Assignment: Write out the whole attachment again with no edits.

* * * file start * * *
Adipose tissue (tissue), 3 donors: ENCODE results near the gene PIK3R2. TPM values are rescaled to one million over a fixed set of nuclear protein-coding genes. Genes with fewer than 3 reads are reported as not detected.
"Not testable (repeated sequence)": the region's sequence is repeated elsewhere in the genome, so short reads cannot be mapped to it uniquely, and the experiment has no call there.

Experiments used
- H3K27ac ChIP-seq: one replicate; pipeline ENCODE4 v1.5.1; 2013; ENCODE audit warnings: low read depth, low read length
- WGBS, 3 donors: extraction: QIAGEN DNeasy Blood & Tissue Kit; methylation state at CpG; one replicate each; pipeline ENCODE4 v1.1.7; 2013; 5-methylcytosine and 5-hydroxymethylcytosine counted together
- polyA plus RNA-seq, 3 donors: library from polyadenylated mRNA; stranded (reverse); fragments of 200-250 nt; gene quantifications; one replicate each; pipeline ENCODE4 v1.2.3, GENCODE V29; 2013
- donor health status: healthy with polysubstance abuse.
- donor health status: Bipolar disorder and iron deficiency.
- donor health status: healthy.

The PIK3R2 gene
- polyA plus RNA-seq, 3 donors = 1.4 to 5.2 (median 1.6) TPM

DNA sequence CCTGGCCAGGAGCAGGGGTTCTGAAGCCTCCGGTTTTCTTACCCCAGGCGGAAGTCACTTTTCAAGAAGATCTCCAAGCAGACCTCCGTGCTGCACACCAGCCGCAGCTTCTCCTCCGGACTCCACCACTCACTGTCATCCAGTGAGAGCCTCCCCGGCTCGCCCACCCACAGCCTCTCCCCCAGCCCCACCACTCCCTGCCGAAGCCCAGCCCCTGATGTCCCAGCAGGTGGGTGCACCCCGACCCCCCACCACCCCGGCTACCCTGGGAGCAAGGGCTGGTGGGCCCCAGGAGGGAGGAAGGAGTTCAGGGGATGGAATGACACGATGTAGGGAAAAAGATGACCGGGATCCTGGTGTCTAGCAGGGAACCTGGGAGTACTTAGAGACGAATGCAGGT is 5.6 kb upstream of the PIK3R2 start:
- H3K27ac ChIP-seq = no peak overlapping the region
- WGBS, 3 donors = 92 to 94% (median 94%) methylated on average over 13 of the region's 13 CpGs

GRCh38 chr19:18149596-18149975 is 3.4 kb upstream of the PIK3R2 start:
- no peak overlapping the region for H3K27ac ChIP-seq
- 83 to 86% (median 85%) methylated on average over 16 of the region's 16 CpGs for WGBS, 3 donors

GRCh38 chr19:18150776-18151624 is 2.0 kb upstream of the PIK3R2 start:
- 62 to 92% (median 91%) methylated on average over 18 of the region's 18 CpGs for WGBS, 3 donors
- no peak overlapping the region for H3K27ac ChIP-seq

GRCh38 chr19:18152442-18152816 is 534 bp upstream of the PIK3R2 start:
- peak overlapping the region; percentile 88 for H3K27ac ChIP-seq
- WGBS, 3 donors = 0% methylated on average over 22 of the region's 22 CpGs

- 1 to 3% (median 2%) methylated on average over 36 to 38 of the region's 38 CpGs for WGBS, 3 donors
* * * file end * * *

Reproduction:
Adipose tissue (tissue), 3 donors: ENCODE results near the gene PIK3R2. TPM values are rescaled to one million over a fixed set of nuclear protein-coding genes. Genes with fewer than 3 reads are reported as not detected.
"Not testable (repeated sequence)": the region's sequence is repeated elsewhere in the genome, so short reads cannot be mapped to it uniquely, and the experiment has no call there.

Experiments used
- H3K27ac ChIP-seq: one replicate; pipeline ENCODE4 v1.5.1; 2013; ENCODE audit warnings: low read depth, low read length
- WGBS, 3 donors: extraction: QIAGEN DNeasy Blood & Tissue Kit; methylation state at CpG; one replicate each; pipeline ENCODE4 v1.1.7; 2013; 5-methylcytosine and 5-hydroxymethylcytosine counted together
- polyA plus RNA-seq, 3 donors: library from polyadenylated mRNA; stranded (reverse); fragments of 200-250 nt; gene quantifications; one replicate each; pipeline ENCODE4 v1.2.3, GENCODE V29; 2013
- donor health status: healthy with polysubstance abuse.
- donor health status: Bipolar disorder and iron deficiency.
- donor health status: healthy.

The PIK3R2 gene
- polyA plus RNA-seq, 3 donors = 1.4 to 5.2 (median 1.6) TPM

DNA sequence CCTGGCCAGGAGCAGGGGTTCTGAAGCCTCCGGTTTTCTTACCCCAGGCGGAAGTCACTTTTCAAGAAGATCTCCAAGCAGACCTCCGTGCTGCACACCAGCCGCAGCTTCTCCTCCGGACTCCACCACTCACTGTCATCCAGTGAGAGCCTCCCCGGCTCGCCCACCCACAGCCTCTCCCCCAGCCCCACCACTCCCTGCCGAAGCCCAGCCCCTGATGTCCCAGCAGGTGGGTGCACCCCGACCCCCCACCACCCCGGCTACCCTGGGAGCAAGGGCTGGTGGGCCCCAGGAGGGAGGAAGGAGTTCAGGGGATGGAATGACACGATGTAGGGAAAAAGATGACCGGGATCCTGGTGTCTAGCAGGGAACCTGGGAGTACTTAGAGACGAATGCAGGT is 5.6 kb upstream of the PIK3R2 start:
- H3K27ac ChIP-seq = no peak overlapping the region
- WGBS, 3 donors = 92 to 94% (median 94%) methylated on average over 13 of the region's 13 CpGs

GRCh38 chr19:18149596-18149975 is 3.4 kb upstream of the PIK3R2 start:
- no peak overlapping the region for H3K27ac ChIP-seq
- 83 to 86% (median 85%) methylated on average over 16 of the region's 16 CpGs for WGBS, 3 donors

GRCh38 chr19:18150776-18151624 is 2.0 kb upstream of the PIK3R2 start:
- 62 to 92% (median 91%) methylated on average over 18 of the region's 18 CpGs for WGBS, 3 donors
- no peak overlapping the region for H3K27ac ChIP-seq

GRCh38 chr19:18152442-18152816 is 534 bp upstream of the PIK3R2 start:
- peak overlapping the region; percentile 88 for H3K27ac ChIP-seq
- WGBS, 3 donors = 0% methylated on average over 22 of the region's 22 CpGs

- 1 to 3% (median 2%) methylated on average over 36 to 38 of the region's 38 CpGs for WGBS, 3 donors